Suppose we have a disk of radius $r$ and mass $m$ travelling at velocity $v$. I want to calculate the instantaneous angular momentum with axis through the edge of the disc (on the circumference).

Angular momentum $= I \omega$. $I = \frac{1}{2}mr^2 + mr^2 = \frac{3}{2}mr^2$ by the parallel axis theorem. $\omega = \frac{v}{r}$. Therefore, angular momentum $= \frac{3mrv}{2}$.

Alternatively, angular momentum $=p\times r= m r \times v = mrv$.

Why do these two methods differ? Which, if any, are correct?

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    $\begingroup$ Is the disk rolling? If not then there is no angular velocity specified and angular momentum has only the $r \times m v$ term. $\endgroup$ – ja72 Apr 1 '14 at 20:34

From your description, I assume the disk only only translating, not rotating. Is this correct? If so, read on. If not, I'll delete.

I'm uncomfortable with the first method that uses $L=I\omega$. In this equation, it is assumed that every point on the rigid body can be characterized by the same angular velocity $\omega$. From your description of the motion of the disk, it seems like this doesn't apply here. The disk is only translating, not rotating about a point; thus, each point will have a different angular velocity. I don't have a problem with your expression for the moment of inertia $I$, but that would only be applicable if the object were rotating about a point on its edge.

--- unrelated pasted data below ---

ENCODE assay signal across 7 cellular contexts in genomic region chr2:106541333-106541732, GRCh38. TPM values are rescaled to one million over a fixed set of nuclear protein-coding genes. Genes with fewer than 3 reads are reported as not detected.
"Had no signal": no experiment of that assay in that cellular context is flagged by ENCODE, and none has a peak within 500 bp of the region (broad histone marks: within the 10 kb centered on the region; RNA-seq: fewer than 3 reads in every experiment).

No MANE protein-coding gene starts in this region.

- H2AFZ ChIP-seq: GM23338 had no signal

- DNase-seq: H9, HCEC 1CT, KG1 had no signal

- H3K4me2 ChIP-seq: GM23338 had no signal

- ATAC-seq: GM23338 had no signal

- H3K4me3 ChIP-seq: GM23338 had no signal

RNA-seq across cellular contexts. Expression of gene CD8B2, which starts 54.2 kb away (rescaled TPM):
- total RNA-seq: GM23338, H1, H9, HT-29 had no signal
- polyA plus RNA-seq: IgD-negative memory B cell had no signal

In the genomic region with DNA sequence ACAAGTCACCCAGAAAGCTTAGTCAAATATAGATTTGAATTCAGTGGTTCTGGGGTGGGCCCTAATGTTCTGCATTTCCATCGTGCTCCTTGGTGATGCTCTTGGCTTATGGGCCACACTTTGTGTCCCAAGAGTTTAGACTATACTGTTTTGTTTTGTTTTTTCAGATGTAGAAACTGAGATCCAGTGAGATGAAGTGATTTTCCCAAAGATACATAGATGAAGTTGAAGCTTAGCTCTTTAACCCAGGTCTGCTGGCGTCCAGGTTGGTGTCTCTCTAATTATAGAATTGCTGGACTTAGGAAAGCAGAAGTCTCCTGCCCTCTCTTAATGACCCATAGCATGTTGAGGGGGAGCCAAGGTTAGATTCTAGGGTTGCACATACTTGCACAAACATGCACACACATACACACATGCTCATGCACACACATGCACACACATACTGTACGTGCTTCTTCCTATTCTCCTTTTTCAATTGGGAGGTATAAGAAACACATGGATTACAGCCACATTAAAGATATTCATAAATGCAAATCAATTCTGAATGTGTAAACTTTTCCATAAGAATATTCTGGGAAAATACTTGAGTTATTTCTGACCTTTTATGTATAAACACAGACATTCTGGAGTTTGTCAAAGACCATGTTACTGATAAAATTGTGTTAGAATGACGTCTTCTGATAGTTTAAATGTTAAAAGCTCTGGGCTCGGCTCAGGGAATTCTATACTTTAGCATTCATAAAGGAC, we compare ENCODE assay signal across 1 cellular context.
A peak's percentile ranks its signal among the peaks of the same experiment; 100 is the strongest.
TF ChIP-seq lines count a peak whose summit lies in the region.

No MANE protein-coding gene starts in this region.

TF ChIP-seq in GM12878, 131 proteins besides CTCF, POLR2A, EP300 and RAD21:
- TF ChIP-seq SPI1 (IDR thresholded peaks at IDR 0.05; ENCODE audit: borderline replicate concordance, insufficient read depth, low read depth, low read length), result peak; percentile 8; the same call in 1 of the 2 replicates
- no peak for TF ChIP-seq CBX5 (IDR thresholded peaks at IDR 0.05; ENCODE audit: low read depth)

I believe your second method $\vec{L}=m\vec{r}\times\vec{v}$ makes an assumption that the object is a point particle. You can see this because you treat each point in the body as being characterized by the same position vector $\vec{r}$. This may or may not lead to the correct answer. As another poster stated, the form you want to use is $L=\int \vec{r}\times d\vec{p} = \int_A \vec{r} \times \sigma \vec{v}\ dA$, where I've used a two-dimensional integral since you are treating the disk as two-dimensional. The term $\sigma$ is the two dimensional areal mass density $m/(\pi R^2)$. Let's continue with this integral to see where it leads. $$L=\sigma\int_A \vec{r} \times \vec{v} \ dA = \sigma\int_A (\vec{r}_{CM} + \vec{r}_{body}) \times \vec{v} \ dA = \sigma\int_A \vec{r}_{CM} \times \vec{v} \ dA + \sigma\int_A \vec{r}_{body} \times \vec{v} \ dA $$ I've separated the position vector $\vec{r}$ into the sum of the vector to the center of mass and the vector from the center of mass to a general point on the body. $$ L = \sigma\int_A \vec{r}_{CM} \times \vec{v} \ dA + \sigma \underbrace{\int_A \vec{r}_{body} \times \vec{v} \ dA}_{=0?} \stackrel{?}{=} \sigma A \vec{r}_{CM}\times \vec{v}$$ I believe the integral with the underbrace is zero by symmetry. (Someone want to chime in?) If so, this method produces your second result.

  • $\begingroup$ By definition for a rigid body, all points share the same angular velocity vector. Only the linear velocity vector changes from location to location. $\endgroup$ – ja72 Apr 1 '14 at 20:35
  • $\begingroup$ If the rigid body were rotating, I would agree with that. But compare $d\theta/dt$ for an object close to the reference point and far from the reference point. In some time $dt$, both points travel the same distance $dl=v\,dt$, but the closer point's path would subtend a larger $d\theta = dl/r=v\,dt/r$, where I've assumed the motion is perpendicular to the reference point. $\endgroup$ – BMS Apr 1 '14 at 20:39